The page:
From a beginner’s perspective, O goshi and Uki goshi are the same throw. Although they both belong to the same family of hip throws, there are big differences between these two throws.
In this article, you will learn the main differences between O goshi and Uki goshi, when and where to use each throw.
If you don’t know how to do O goshi, there is a full step-by-step guide we have dedicated to it, check it here.
Also, if you don’t know how to do Uki goshi, there is a full step-by-step guide we have dedicated to it, check it here.
The differences between O goshi and Uki goshi
1. Full hip Vs. Half hip
If you want to understand the difference between these two throws, you must know the translation first, O goshi is often translated to “full-hip throw” while “Uki goshi” is often translated to “half-hip throw”.
This is the first and biggest difference, when you execute O goshi, you have to pivot 180° and lower your level until your back is fully glued to your opponent’s belly. Obviously the entry has to be with the side of the hip, but once the toss is initiated, you have to be looking at the same direction your opponent is facing.
On the other hand, when you execute Uki goshi, you don’t have to make a 180° turn, it is executed with only half the hip, so you pivot only 130° maximum. I’ve seen high-level judokas executing successful Uki goshi with only a 90°-100° turn, but this requires extreme mastery of the technique.
Notice the full 180° turn in O goshi
Notice how he doesn’t make a full 180° turn in Uki goshi
Far hip or near hip for Uki goshi?
Now that you understand that Uki goshi is executed with only the half hip, there is a question that pops up: Which hip? Is Uki goshi executed against the far hip of the opponent as in Harai goshi, or is it executed against the near hip as in Uchi mata?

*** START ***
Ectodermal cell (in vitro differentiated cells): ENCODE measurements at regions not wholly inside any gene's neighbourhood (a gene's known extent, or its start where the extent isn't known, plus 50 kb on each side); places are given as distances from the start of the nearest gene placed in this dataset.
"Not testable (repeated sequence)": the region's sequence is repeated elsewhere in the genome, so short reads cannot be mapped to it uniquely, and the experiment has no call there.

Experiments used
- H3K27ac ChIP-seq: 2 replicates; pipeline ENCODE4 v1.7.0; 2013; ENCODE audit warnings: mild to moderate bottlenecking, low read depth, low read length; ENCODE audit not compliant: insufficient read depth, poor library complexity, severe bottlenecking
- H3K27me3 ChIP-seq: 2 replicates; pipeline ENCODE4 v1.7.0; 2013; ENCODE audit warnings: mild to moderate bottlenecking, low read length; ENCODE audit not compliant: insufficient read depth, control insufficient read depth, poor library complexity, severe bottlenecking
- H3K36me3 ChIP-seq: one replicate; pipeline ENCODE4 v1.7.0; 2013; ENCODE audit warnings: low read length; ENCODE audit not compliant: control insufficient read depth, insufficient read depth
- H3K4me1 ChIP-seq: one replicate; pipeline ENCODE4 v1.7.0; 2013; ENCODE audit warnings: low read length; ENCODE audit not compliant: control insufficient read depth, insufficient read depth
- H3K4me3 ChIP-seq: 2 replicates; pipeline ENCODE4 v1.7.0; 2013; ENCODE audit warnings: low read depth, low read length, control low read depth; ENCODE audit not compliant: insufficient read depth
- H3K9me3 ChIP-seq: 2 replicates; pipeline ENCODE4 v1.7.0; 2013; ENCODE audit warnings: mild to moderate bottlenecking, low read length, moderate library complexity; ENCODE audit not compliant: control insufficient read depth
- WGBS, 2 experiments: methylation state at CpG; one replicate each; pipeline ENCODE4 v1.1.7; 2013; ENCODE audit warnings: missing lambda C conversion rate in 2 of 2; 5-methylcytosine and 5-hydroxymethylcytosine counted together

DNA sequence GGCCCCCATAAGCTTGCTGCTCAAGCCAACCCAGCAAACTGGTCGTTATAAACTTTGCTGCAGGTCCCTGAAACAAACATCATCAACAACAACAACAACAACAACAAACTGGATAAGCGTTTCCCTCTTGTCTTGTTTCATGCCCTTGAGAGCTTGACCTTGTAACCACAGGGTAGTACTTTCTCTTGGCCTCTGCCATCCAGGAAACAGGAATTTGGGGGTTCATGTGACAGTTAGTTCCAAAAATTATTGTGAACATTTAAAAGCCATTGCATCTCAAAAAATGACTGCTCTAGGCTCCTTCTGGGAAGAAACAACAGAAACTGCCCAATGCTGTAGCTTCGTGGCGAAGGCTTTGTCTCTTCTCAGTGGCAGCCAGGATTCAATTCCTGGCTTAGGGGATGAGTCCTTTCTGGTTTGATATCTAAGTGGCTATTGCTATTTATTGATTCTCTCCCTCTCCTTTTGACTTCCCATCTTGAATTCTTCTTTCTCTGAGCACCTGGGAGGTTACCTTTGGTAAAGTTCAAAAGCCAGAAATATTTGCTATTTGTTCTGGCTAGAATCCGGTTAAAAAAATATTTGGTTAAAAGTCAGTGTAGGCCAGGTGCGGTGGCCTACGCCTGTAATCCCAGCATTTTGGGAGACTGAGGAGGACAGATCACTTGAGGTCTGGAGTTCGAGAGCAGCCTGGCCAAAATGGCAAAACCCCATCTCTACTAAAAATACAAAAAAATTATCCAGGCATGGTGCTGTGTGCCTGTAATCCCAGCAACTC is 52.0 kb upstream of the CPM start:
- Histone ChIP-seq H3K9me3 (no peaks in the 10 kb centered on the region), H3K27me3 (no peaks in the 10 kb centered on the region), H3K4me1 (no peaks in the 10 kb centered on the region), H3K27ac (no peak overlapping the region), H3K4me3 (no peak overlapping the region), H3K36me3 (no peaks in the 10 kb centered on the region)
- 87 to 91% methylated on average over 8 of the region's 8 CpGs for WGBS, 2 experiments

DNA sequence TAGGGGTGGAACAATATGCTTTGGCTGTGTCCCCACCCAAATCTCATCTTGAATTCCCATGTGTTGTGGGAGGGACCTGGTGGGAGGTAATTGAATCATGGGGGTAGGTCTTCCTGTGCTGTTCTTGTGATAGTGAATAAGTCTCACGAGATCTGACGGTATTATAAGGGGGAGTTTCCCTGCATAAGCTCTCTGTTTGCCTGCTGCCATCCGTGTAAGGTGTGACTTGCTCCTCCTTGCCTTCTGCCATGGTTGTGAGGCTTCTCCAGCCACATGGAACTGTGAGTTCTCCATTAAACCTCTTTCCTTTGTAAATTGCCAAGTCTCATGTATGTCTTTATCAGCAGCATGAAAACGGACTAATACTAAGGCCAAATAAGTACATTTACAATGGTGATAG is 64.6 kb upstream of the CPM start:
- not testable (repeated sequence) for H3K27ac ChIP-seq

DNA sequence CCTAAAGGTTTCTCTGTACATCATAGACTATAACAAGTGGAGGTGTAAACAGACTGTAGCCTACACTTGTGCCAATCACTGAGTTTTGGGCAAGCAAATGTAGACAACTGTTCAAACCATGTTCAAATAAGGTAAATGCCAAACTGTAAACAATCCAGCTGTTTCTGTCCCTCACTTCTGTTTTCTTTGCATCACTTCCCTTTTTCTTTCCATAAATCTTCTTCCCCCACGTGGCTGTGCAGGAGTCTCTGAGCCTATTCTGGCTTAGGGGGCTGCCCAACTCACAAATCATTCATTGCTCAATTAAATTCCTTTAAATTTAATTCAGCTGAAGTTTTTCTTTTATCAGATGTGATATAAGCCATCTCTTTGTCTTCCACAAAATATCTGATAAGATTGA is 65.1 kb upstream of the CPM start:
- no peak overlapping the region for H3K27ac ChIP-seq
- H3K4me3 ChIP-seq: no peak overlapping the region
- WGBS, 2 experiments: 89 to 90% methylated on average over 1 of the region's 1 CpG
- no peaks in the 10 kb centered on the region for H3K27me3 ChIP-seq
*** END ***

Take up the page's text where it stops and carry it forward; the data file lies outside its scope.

The answer is both, that is the beauty of Uki goshi.
Uki goshi against the far hip as in Harai goshi
Note that in this situation of the far hip, you have to throw your opponent to the side. So you have to take a short step to the side, then turn and execute.
Far hip Uki goshi
Uki goshi against the near hip as in Uchi mata
Note that in this situation of the near hip, you have to throw your opponent to the front, they have to fall in front of you.
Near hip Uki goshi
2. Lifting Vs. Wheeling
Another difference between both throws is that in O goshi you have to bend the knees, squat a little bit, then lift your opponent and load them on your back.
It is not the case for Uki goshi, it doesn’t require the lifting part, all you have to do is to wheel your opponent over your hip and toss them on the ground. Your hip is the fulcrum of the throw.
Notice how he bends his knees, squat then lift the opponent for O goshi
Notice how the knees are not bended with the squat as in O goshi. For Uki goshi he doesn’t lift the opponent, all he does is that he wheels the opponent over one hip.
3. The Wheeling/lifting test
A good way to know if you are lifting or wheeling is by executing the throw in slow motion, if you can do it in slow motion then it means that you have lifted your opponent, so you will be more able to go slow because your opponent is already loaded on your back, that is the O goshi mechanism.
If you are doing the wheeling and you are using the hip as a fulcrum, it will be very hard to do it slow motion, which means you are using the Uki goshi’s wheeling mechanism.
Since Uki goshi doesn’t require any lifting, it is better used against heavier opponents. Its wheeling mechanism doesn’t require much strength like in O goshi where you have to lift and load all your opponent’s weight on your back.
Also, If you are facing a shorter opponent, it is better to use Uki goshi instead of O goshi.
In order to do the lifting for O goshi, your hips have to get lower than your opponent’s hips, which is very difficult against a shorter opponent. That is why it is better to use the wheeling mechanism of Uki goshi where your hips don’t have to get lower than your opponent’s.